Gizmo vs. Gremlins: How to Raise Stakes in your Story
What's at stake in your story? If giving readers likable, interesting characters in a decent setting kept them engaged, then Biblo (and later Frodo and Sam) would've stayed in the Shire. By raising stakes, writers pull readers in with reasons to invest--the characters must be removed from their comforts and plans to achieve a larger goal that's important, like saving the world. It's not a story without conflict, without something at stake.
To raise stakes in your story, toss in a few Gremlins.
“So if your air conditioner goes on the fritz, or your washing machine blows up, or your video recorder conks out, before you call the repairman, turn on all the lights, check all the closets and cupboards, look under all the beds, ’cause you never can tell. There just might be a gremlin in your house.” ~ Gremlins & Me, metaphorically.
Which would you pick if you had to describe yourself as a Christmas movie? I’d be Gremlins. My Christmas season--or any project or big event--begins with a positive, hopeful attitude, as I’d have toward Gizmo. “Ah, he's so cute, so much fun! He’s so warm, and cuddly, and sweet. Awww. I love him! Taking care of him is no big deal at all!”
But then something happens.
The cute lures of Christmas multiply and soon turn into monsters.
How am I going to get all this done? There’s too much to do, too much money to spend! The traffic! The lines! The madness!
“Tell me something, Billy. How come a cute little guy like this can turn into a thousand ugly monsters?” ~ Gremlins.
“I know, right?” ~ Me.
The clock is ticking. Christmas Spirit left on vacation. And instead of a cute and cuddly Christmas, I’m hoping to survive. I’m the mom in Gremlins, Mrs. Peltzer. Just trying to bake my damn gingerbreads but stopping every few minutes to battle little demon interruptions. And now, I’ll have to clean out the microwave, too! Argh!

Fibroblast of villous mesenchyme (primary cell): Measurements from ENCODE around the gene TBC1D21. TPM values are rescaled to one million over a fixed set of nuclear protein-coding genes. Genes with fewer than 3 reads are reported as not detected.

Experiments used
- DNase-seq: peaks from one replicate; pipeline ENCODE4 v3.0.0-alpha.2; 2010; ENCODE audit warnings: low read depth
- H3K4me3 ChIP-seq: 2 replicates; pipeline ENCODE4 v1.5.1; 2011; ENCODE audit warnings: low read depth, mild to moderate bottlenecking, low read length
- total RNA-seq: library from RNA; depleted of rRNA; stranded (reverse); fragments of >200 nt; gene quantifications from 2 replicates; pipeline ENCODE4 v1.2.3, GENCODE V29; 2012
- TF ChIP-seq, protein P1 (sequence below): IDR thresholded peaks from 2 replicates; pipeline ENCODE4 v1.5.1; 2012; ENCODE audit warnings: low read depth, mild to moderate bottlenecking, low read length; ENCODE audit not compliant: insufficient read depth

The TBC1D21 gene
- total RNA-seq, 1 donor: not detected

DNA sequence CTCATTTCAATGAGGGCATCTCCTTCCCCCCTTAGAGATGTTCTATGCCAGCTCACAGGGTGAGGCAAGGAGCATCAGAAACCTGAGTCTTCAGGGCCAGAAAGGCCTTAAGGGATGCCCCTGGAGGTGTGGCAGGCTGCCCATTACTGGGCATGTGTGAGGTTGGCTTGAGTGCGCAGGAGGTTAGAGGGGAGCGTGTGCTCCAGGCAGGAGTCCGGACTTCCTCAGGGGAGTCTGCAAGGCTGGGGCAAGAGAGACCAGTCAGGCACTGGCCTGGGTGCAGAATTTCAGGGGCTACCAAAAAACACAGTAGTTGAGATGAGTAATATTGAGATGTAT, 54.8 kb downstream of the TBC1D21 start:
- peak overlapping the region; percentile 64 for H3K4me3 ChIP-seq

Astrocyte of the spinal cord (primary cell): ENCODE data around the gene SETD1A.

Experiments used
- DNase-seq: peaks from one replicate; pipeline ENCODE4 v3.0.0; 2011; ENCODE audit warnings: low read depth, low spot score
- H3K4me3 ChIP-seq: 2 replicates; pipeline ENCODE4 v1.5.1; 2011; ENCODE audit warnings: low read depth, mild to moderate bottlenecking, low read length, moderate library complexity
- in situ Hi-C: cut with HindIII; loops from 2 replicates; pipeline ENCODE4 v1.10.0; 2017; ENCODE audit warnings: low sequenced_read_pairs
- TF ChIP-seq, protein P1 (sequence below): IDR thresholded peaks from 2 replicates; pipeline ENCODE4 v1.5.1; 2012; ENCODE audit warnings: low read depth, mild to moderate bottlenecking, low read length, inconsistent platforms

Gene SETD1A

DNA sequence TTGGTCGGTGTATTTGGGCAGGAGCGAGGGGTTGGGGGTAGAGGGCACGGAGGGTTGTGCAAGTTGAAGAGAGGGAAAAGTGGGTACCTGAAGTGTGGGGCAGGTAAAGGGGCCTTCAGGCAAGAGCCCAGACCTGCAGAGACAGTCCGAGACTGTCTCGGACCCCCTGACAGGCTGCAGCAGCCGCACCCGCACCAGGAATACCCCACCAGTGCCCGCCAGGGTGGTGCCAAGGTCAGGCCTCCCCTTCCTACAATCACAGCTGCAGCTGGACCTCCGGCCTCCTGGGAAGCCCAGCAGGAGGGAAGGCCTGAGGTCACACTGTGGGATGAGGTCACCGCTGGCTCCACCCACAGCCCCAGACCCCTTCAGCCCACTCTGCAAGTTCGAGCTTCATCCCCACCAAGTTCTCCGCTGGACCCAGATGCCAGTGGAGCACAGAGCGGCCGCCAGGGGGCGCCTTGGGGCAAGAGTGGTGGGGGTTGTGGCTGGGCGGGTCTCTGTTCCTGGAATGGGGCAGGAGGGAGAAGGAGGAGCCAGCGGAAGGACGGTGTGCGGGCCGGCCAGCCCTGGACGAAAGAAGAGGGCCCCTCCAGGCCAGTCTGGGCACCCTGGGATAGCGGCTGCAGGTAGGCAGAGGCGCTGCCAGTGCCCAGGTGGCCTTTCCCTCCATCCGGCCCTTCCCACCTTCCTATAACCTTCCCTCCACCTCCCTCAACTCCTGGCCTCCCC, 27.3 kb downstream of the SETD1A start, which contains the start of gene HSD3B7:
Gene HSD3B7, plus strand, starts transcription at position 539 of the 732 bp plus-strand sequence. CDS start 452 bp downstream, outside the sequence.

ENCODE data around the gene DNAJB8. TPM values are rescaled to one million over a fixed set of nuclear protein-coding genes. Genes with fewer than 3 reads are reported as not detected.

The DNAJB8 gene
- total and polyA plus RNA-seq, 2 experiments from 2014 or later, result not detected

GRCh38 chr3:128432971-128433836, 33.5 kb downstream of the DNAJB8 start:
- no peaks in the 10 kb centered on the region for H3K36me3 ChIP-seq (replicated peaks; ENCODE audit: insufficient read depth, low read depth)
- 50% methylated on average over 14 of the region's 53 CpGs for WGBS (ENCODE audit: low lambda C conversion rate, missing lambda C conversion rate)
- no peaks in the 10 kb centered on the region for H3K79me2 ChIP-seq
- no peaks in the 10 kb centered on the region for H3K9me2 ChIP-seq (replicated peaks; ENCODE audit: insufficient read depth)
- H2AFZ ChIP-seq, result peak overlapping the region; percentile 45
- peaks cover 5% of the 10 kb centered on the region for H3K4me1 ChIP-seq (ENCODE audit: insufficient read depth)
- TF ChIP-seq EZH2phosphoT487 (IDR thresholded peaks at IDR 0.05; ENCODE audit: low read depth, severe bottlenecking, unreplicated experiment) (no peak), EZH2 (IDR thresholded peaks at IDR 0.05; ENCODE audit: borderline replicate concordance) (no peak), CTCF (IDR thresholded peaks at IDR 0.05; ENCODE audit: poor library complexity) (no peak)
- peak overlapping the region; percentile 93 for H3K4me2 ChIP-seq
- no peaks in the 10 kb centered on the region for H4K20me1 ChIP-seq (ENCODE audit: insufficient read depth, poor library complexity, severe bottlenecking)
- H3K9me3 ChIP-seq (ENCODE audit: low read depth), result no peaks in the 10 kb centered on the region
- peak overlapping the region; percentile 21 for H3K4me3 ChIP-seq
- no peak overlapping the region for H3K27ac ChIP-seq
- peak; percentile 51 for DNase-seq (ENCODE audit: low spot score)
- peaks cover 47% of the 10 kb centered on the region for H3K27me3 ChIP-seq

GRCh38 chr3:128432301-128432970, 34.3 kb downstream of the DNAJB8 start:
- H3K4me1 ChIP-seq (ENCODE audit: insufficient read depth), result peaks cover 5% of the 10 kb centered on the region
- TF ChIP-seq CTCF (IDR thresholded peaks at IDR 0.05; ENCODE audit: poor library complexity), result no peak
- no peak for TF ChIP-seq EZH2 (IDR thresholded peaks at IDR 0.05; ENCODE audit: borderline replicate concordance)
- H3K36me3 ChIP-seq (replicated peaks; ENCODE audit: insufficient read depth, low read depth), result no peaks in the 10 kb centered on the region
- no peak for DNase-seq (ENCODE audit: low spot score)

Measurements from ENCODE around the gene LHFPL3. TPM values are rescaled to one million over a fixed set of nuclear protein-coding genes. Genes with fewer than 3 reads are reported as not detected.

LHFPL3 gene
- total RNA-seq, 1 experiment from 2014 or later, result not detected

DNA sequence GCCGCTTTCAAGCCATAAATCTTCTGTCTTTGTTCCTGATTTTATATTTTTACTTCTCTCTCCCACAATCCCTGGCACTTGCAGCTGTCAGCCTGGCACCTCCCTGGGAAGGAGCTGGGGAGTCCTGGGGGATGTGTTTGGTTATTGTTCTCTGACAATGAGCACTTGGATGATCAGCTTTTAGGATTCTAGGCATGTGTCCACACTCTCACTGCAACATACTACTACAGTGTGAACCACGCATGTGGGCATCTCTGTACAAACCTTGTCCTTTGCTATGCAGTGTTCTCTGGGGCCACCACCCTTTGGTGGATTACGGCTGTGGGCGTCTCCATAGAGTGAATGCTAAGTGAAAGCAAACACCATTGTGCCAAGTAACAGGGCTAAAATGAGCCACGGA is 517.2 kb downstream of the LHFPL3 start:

The same could and probably should happen to your protagonist as your story builds and the pressures mount. There should be gremlins or monsters hiding in the woodwork. Whatever good intentions she started with should blow up in the microwave. Think about other Christmas favs where characters enter the story with the best intentions only for expectations to fly out the window:
Home Alone begins with a family about to have an amazing Christmas vacation that gets sidetracked when Kevin gets left behind.
Elf starts with Buddy expecting a happy reunion with his father, but nothing goes as planned.
Clark dreams of a perfect family Christmas in Christmas Vacation, but it's ruined mostly by, well, family.
The Grinch intends to steal Christmas from the Whos by raiding their presents and decorations but discovers those things don't matter after all.
John McClane expects to "fly out to the coast, have a few laughs" but ends up in a battle with terrorists. (Yes, Die Hard's still technically a Christmas movie)
Bringing in Gremlins for your character to battle provides an opportunity to show your readers what she's really made of. Besides, it's fun. I mean, seriously, have you ever seen a better Mom-battle scene than Mrs. Peltzer fighting Gremlins in her kitchen?
She gets one in the blender, stabs another to death, and zaps another in the microwave, turning it to liquified chunks! That’s what they get for eating her gingerbreads! Damn Gremlins. It's probably the best scene in the movie, and she's not even the MC!
Consider your character's Gizmos--that is, their cute expectations--and give them Gremlins--troubling, challenging, dirty reality. Of course, these don't have to be monsters, though why not?
Here are a few other Gremlin-like reality checks:
A flat tire on the way to the prom, court date, wedding, funeral, big presentation, Oscars, Post Malone concert
An unexpected answer... not getting the job, promotion, award, lottery, boyfriend, check in the mail
An old flame reaching out days before the perfectly planned, long-awaited wedding
Or hell, getting jilted at the altar altogether
A sinkhole, dragon, earthquake, or tornado
Lost keys... is that pesky ghost playing games with you again?
A car accident, a diagnosis, a robbery, a fire
Wrong place, wrong time, too much wine
An upsetting phone call, letter, telegram, text, special delivery... maybe blackmail?
A Ms. Ruby Deagle (the mean lady from Gremlins), an unreasonable boss, a dishonest co-worker, a nosy neighbor, a creepy professor, a villain
"Start with characters. Throw in Gremlins. Let characters battle Gremlins. Now, you have a story." ~ Me on how to write a story, smirking.
Your turn. What Gremlins could you throw at your MC to raise the stakes in your story? Share below!
Want more crazy writer ideas? Go to www.coffeebrained.com